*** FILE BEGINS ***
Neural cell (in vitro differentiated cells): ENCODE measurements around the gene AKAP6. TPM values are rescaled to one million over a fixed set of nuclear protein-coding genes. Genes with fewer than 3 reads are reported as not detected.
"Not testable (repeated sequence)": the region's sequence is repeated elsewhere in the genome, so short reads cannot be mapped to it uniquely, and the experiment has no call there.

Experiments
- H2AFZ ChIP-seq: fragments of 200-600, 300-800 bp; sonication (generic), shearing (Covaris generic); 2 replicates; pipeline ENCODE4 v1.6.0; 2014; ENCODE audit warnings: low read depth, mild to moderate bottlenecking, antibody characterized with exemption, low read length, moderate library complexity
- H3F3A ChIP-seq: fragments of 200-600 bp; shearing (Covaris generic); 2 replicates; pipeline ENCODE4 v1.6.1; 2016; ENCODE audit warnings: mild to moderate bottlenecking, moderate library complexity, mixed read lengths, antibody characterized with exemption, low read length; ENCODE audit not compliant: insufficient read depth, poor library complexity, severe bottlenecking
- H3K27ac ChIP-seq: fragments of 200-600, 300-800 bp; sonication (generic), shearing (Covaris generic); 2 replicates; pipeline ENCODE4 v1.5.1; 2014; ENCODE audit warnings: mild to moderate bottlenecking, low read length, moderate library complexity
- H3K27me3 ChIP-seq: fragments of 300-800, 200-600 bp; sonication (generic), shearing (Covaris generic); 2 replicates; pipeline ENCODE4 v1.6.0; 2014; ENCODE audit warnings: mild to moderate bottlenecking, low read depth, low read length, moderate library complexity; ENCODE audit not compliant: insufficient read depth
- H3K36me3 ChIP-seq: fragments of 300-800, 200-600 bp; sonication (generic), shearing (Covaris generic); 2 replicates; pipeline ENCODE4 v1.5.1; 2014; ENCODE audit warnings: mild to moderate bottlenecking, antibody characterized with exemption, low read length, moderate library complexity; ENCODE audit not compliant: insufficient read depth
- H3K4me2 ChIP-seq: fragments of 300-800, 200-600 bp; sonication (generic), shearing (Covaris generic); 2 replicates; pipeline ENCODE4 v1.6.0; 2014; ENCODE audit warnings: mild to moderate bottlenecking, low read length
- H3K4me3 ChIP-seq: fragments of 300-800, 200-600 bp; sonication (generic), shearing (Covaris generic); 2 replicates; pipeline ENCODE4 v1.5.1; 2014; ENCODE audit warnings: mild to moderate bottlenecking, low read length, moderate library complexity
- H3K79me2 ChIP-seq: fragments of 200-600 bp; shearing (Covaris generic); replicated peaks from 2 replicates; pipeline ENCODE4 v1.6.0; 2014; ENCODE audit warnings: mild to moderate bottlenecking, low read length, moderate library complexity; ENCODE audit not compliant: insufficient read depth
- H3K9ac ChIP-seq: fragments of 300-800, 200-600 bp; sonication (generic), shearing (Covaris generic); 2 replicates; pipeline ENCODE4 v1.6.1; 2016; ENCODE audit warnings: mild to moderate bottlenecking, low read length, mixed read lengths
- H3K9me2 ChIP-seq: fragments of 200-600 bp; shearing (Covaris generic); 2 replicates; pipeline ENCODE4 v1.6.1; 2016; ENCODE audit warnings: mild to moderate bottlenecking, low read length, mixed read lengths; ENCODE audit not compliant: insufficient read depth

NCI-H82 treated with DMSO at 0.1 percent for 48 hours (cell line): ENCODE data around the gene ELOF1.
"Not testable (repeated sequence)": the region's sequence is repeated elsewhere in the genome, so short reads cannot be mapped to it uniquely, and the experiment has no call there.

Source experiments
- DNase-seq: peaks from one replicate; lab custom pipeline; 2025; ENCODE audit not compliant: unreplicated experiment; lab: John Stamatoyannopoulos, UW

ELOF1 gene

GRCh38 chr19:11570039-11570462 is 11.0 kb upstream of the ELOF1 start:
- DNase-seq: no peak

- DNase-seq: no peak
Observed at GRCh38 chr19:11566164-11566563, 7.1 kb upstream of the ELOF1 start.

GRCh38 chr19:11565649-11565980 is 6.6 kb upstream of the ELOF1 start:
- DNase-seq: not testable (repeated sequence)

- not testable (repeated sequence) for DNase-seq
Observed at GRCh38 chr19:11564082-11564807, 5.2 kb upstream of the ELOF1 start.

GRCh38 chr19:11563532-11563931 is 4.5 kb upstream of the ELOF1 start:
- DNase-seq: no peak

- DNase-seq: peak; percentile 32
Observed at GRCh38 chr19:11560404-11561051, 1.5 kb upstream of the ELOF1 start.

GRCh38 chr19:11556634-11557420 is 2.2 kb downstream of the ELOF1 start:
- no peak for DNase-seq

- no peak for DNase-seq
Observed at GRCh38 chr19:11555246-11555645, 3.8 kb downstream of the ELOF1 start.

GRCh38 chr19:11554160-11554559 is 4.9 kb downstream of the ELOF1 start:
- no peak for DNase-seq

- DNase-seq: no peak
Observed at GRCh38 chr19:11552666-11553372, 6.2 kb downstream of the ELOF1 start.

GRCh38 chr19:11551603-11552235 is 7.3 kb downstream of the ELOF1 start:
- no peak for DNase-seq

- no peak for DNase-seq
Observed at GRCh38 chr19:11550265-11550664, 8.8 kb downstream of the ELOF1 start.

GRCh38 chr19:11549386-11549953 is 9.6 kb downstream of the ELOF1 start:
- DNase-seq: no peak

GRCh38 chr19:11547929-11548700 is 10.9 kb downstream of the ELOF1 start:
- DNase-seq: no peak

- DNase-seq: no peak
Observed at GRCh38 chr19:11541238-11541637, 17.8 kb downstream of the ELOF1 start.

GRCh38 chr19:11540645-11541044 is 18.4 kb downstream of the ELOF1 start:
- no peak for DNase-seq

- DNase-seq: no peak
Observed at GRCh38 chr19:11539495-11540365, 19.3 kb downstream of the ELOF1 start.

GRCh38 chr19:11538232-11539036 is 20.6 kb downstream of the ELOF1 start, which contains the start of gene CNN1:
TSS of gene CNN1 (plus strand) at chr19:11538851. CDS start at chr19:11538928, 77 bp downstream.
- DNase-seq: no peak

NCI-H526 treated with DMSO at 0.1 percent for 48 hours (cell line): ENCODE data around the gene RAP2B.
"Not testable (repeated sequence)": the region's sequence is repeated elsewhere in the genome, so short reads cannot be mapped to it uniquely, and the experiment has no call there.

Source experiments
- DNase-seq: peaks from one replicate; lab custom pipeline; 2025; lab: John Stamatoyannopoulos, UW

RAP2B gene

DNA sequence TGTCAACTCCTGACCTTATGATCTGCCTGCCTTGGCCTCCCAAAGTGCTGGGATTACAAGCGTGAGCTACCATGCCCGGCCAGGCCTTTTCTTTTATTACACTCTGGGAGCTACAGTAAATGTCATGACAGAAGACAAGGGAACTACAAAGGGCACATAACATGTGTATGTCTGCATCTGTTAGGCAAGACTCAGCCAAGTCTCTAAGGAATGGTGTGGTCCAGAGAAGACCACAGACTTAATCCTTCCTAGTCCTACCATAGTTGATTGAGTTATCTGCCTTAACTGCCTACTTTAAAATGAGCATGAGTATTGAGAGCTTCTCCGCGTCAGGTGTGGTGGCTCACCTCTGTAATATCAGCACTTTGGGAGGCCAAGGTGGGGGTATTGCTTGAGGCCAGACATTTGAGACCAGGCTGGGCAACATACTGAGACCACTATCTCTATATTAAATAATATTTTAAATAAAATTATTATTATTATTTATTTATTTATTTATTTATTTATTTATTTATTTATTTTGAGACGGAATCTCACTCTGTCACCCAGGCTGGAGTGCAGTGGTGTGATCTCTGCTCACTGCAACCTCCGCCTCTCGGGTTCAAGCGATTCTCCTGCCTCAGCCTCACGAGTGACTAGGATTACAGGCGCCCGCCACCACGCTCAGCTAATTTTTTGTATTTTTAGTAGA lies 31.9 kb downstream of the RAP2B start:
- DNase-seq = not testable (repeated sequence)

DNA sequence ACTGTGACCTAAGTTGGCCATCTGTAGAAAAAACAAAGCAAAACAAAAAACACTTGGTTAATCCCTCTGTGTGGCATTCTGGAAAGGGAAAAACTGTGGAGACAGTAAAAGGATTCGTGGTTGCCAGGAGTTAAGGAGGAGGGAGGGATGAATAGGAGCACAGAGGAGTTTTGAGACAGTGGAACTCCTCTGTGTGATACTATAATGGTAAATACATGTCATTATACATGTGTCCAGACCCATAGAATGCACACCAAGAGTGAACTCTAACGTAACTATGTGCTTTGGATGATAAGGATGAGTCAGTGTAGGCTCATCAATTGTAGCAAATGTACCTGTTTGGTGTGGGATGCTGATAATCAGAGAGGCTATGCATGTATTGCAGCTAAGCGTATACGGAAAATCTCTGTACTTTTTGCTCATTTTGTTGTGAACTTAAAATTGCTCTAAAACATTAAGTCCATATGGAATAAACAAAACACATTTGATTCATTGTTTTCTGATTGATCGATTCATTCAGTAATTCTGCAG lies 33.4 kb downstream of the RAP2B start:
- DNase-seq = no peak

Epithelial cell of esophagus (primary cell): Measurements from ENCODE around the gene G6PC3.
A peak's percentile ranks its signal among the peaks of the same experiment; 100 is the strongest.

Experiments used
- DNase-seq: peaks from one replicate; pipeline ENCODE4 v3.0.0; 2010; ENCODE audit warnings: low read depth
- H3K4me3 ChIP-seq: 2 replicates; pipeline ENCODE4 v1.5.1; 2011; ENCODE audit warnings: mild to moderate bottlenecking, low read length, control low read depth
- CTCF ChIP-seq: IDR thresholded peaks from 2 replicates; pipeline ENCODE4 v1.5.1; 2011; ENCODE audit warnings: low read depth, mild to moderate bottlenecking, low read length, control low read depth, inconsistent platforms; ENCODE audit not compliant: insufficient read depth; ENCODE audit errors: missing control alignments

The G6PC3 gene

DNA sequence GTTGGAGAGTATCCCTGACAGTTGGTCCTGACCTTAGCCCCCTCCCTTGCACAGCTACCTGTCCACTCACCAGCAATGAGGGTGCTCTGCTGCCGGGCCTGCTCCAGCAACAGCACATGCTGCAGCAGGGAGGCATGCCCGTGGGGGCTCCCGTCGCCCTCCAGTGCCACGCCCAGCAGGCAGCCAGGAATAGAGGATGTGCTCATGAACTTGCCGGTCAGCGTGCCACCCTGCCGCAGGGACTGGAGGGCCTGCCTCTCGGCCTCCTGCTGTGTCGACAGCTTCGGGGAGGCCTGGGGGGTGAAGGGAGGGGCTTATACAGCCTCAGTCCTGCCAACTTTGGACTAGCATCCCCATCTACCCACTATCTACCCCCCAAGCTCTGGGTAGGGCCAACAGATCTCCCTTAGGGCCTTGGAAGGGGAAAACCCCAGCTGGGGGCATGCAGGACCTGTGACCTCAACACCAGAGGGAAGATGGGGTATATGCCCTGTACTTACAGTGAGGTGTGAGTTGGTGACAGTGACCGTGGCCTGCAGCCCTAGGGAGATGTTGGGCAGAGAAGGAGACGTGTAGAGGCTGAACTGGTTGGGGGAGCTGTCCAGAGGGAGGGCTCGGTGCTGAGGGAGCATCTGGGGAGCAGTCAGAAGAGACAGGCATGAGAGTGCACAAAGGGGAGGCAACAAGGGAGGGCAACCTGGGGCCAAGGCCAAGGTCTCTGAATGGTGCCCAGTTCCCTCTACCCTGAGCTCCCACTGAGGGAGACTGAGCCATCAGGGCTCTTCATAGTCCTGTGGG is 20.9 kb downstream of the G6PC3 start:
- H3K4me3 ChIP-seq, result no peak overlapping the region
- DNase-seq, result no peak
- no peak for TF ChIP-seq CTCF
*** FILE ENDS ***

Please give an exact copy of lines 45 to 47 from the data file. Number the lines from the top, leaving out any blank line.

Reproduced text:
GRCh38 chr19:11547929-11548700 is 10.9 kb downstream of the ELOF1 start:
- DNase-seq: no peak

- DNase-seq: no peak